Four key behaviour changes needed to meet net zero targets

By Dominic Ellis
Tony Blair Institute for Global Change underlines how behaviour change needs to be a central part of a comprehensive climate change response strategy

Behaviour change needs to be a central part of a comprehensive climate change response strategy, according to a new paper from the Tony Blair Institute for Global Change. To date, the UK government’s approach has been to shy away from behaviour-change requirements, but the paper, entitled Planes, Homes and Automobiles: The Role of Behaviour Change in Delivering Net Zero, says that needs to change. It states four key issues need to be addressed:


Data shows that for people to act, they need to know that others are acting too. That means two things: first, that action from consumers and voters must be matched by action from government and business; second, that behavioural changes are designed and implemented in a way which is fair to everyone. A perception that wealthy people are more able to access value from behaviour changes, or that costs are being spread in an unfair way, will be fatal to delivery. So measures designed to incentivise and enable behaviour changes in a fair way must ensure that both the costs and benefits are fair and are perceived to be fair.

Making it easy

For all the key behaviour changes, hassle is a key barrier. Decarbonising our homes requires intrusive work; moving to an electric vehicle is dependent on accessible and affordable charging; cutting meat consumption requires easy access to palatable alternatives. Government should not rely on the willingness of the public to “do the right thing” – it should use options that make change easy, such as requirements on suppliers to deliver higher levels of low-carbon products (whether food, cars or heat pumps). We are beginning to see evidence of this, for example through the government’s commitment to introduce a mandate on suppliers to increase the proportion of electric vehicles they sell. Replicating that approach elsewhere is vital.

Cutting costs

There should be a relentless focus on cost reduction in the technologies that will enable the required behaviour changes: low-carbon heating; energy efficiency; electric vehicles and the associated infrastructure; and plant-based food. Where costs are unavoidably higher – for example in the case of home heating – the fair distribution of those costs will be even more critical.

Foresight and phasing

While almost all of us will have to undertake significant behaviour change by 2050, in many cases those changes can be phased in. For example, we need not all get heat pumps in the next ten years – though many people will, that can largely be achieved through new purchases rather than forced changes. Explaining how the changes will be phased is crucial both to secure public consent and address public and media concerns about the scale and pace of change.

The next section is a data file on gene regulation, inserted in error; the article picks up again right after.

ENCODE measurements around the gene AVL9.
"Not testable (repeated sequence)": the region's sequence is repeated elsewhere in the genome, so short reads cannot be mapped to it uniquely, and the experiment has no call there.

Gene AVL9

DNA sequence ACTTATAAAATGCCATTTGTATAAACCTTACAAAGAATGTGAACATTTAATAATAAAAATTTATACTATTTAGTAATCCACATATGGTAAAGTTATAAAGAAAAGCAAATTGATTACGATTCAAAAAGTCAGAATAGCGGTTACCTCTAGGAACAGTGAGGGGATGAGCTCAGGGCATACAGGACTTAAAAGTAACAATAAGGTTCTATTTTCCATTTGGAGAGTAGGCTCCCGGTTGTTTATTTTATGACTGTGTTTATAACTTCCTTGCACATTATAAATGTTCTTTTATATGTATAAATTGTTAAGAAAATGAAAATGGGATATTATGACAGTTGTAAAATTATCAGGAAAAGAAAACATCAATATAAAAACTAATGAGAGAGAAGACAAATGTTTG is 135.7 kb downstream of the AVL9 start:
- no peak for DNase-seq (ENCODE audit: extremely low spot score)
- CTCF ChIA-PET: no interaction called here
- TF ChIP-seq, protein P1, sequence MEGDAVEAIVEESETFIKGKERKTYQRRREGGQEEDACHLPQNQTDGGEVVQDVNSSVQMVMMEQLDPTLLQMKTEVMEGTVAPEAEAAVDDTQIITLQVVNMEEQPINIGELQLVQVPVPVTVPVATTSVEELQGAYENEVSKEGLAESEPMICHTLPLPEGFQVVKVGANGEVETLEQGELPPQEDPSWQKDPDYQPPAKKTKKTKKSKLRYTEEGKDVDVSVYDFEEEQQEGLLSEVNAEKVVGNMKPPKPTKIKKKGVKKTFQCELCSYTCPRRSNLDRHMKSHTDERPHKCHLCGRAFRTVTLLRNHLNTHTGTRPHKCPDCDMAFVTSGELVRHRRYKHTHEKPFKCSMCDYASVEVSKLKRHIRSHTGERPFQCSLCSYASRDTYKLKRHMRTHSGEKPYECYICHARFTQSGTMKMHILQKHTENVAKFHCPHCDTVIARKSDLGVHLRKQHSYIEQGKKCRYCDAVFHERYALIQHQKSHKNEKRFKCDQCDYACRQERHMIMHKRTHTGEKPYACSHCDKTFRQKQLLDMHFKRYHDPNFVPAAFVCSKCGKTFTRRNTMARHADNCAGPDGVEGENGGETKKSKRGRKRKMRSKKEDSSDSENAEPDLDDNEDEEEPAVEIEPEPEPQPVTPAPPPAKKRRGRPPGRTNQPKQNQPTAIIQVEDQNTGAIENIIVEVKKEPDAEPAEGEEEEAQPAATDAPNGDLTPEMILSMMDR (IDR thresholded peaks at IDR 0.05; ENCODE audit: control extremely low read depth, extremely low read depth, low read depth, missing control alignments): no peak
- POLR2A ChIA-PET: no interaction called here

Consumers have low awareness of the concept of net zero, and some of the behaviours and technologies required to deliver it: awareness of net zero is low and rising only slowly. The same is true of the technologies that will be required, in particular low-carbon heating, the paper adds.

Awareness of the need for behaviour change is too low: while those polled recognise the need to make these behaviour changes when prompted, most consumers already believe they are doing everything that they can to tackle climate change. Another challenge is willingness to act is mixed: in some areas – such as electric vehicles – willingness to act is rising. In others – such as heat and diet change – willingness is much lower, though rising in some cases.

The key barriers to delivering behaviour change for net zero are knowledge, cost and hassle. "Only by addressing all three of these will it be possible to deliver the required step change in behaviour, technology and adoption that achieving our carbon targets requires," it concludes.

In a separate paper - Mind the gap: Success at COP26 - it says the pace of action, while accelerating, is too slow. Signatories to the Paris Agreement committed to limit warming to well below 2°C, and to pursue efforts to limit it to 1.5°C. "But since 2015, emissions have continued to increase and the remaining carbon budget for 1.5°C is quickly running out. Ambition levels are too low to keep the target in reach and the national commitments that do exist are not backed up by credible plans," it states. 


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